How to Interpret an Audiogram

In a hearing test, a hearing curve is drawn for each ear in a graph called an audiogram. The hearing curve for the right ear (red) is plotted on the left-hand side of the audiogram, with the curve for the left ear (blue) on the right-hand side. The reason for this ‘mirror inversion’ is because this is how the tester sees the patient sitting in front of them. Anyone looking at the resulting audiogram will have this perspective, too. The frequency (pitch) is measured in Hertz (Hz) and shown from low (left) to high (right) across the top on the horizontal axis. The intensity in decibels (dB) required for an individual to perceive a tone at a given frequency is plotted from soft to loud down the vertical axis, and gives an indication of the individual’s degree of hearing loss. The hearing level is standardised in such a way that a straight line at 0 dB represents normal hearing, although deviations of up to 20 dB are also normal. Many years ago, hearing curves were determined for a large number of individuals with normal hearing, resulting in the measuring unit dB HL (‘Hearing Level’). The greater the hearing level, the more severe is the individual’s hearing loss in relation to normal hearing.


This is the hearing curve of an individual with normal hearing.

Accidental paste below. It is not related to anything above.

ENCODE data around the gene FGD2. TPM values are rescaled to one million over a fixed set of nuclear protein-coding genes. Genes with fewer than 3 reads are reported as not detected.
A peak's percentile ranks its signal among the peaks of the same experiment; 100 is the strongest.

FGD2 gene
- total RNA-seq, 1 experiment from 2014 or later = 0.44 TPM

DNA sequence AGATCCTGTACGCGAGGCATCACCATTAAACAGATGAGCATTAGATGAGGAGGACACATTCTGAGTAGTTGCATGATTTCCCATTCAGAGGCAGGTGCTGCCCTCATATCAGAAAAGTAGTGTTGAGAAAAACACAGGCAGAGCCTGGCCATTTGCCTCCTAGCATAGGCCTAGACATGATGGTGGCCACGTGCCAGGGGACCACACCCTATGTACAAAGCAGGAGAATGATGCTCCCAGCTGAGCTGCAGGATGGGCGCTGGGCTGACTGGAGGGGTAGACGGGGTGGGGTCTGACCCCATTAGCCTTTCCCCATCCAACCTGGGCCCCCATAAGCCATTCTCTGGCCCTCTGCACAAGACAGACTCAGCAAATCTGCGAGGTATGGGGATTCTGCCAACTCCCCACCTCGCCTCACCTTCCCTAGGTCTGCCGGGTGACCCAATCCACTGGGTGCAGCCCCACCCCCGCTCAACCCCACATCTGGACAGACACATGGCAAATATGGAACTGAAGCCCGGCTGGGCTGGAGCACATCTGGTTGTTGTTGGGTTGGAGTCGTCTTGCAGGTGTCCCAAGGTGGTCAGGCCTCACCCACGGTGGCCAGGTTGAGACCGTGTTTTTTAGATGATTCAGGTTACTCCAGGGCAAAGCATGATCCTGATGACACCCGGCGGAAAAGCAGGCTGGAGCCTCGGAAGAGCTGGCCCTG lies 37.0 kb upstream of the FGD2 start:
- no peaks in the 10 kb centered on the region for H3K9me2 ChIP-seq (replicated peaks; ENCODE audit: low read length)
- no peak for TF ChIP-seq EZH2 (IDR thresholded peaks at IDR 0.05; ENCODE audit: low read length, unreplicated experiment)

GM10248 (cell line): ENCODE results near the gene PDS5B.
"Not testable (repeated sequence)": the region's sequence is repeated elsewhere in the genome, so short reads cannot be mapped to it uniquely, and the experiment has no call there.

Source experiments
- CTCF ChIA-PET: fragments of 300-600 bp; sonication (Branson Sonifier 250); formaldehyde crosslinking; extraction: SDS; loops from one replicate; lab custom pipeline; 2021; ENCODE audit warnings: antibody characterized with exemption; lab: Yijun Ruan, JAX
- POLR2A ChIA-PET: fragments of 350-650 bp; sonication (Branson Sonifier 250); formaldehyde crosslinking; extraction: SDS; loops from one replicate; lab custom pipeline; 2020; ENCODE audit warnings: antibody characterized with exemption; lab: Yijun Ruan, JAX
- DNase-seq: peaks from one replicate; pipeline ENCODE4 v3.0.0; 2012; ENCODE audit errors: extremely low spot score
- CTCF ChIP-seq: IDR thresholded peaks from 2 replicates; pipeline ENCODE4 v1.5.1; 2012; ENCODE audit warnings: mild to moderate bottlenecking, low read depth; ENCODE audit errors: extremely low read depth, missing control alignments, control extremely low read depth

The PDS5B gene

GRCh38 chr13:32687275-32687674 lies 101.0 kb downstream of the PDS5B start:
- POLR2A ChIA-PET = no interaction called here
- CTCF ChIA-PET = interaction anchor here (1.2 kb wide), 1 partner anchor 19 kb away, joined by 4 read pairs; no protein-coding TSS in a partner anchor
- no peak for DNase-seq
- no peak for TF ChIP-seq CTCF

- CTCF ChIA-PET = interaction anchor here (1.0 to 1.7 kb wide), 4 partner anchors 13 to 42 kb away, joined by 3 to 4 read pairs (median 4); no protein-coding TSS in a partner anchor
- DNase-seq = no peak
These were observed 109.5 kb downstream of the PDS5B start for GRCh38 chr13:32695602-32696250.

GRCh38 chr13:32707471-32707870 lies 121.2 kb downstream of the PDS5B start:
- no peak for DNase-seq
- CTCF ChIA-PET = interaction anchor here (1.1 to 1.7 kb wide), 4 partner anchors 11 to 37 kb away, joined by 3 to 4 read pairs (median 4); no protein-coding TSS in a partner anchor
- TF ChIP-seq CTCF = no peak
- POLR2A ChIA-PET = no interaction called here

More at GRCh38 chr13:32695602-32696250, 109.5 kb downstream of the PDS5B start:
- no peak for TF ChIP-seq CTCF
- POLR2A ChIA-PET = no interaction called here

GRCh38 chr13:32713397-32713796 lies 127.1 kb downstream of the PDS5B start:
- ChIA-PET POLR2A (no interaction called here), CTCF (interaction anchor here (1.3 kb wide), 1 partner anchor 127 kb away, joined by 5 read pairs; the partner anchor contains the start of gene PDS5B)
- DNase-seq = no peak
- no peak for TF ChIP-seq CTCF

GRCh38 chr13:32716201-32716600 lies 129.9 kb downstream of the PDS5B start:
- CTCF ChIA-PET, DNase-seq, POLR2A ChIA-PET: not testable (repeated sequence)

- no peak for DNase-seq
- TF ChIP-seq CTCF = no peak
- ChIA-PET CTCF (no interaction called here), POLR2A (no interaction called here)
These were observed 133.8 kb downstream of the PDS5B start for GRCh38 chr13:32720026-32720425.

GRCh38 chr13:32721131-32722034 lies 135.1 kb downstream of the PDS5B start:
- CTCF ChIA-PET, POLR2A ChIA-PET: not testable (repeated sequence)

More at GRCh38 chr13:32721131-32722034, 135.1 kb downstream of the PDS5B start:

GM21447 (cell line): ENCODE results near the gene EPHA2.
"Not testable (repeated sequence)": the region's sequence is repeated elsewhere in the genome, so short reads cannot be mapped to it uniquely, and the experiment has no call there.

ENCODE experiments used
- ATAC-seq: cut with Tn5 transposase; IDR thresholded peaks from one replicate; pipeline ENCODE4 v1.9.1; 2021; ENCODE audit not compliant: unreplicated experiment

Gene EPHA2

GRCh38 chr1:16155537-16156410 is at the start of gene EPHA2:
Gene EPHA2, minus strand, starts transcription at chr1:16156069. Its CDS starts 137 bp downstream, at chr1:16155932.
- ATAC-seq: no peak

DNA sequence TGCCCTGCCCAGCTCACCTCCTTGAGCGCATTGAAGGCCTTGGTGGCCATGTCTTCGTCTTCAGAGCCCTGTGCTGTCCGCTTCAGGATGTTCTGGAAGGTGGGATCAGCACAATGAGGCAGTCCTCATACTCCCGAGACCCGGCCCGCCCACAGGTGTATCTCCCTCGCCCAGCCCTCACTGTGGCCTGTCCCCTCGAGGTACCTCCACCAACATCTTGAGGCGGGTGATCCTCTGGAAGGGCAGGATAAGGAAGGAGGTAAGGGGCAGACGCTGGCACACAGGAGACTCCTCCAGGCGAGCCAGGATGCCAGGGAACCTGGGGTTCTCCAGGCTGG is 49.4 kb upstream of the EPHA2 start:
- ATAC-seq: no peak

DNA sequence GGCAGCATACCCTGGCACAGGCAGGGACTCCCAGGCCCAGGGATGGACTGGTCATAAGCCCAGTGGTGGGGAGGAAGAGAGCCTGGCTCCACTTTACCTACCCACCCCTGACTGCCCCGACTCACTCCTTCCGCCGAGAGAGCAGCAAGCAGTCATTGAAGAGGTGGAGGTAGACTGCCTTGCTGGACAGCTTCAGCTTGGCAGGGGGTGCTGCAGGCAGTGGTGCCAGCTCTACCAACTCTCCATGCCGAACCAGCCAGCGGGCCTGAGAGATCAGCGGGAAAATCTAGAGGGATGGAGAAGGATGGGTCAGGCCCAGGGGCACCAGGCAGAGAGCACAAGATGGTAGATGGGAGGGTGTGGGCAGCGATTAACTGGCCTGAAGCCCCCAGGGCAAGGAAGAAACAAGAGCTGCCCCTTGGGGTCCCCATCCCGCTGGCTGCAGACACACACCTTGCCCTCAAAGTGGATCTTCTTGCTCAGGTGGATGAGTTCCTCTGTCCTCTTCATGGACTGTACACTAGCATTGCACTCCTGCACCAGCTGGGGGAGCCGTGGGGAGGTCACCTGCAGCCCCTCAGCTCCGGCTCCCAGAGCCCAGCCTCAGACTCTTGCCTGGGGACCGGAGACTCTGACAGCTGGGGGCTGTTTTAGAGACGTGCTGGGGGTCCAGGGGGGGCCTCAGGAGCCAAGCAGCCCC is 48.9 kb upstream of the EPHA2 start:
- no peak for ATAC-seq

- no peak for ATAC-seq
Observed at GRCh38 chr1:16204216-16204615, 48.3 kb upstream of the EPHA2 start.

This is the hearing curve of a patient suffering from typical high-frequency sensorineural hearing loss. Sensorineural hearing loss is located in the inner ear and often affects the high frequencies, because these frequencies are detected at the base of the cochlea and are thus most susceptible to problems and functional deterioration. The air conduction threshold is plotted onto the graph using circles (representing the right ear) and crosses (representing the left ear). The circles or crosses are connected by drawing a continuous line. The bone conduction threshold is plotted on the graph using arrowheads, which are connected by a dotted line.


In the example above, air and bone conduction thresholds are identical, indicating that the middle ear is fully functional and the origin of the hearing loss must be located in the inner ear or further up. The patient in our example is also suffering from tinnitus in his left ear, which he perceives as a pure tone (beeping sound) with a frequency of 2,340 Hz and an intensity of 50 dB. The tinnitus is represented by a small black horizontal line marked at the relevant place in the audiogram. If the tinnitus is not a pure tone but a noise, it is represented by a black zigzag line. The patient with the above audiogram is a good example of middle ear hearing loss. The bone conduction threshold is normal on both sides, which means that the inner ear is fully functional and the hearing loss has its origin in the middle ear.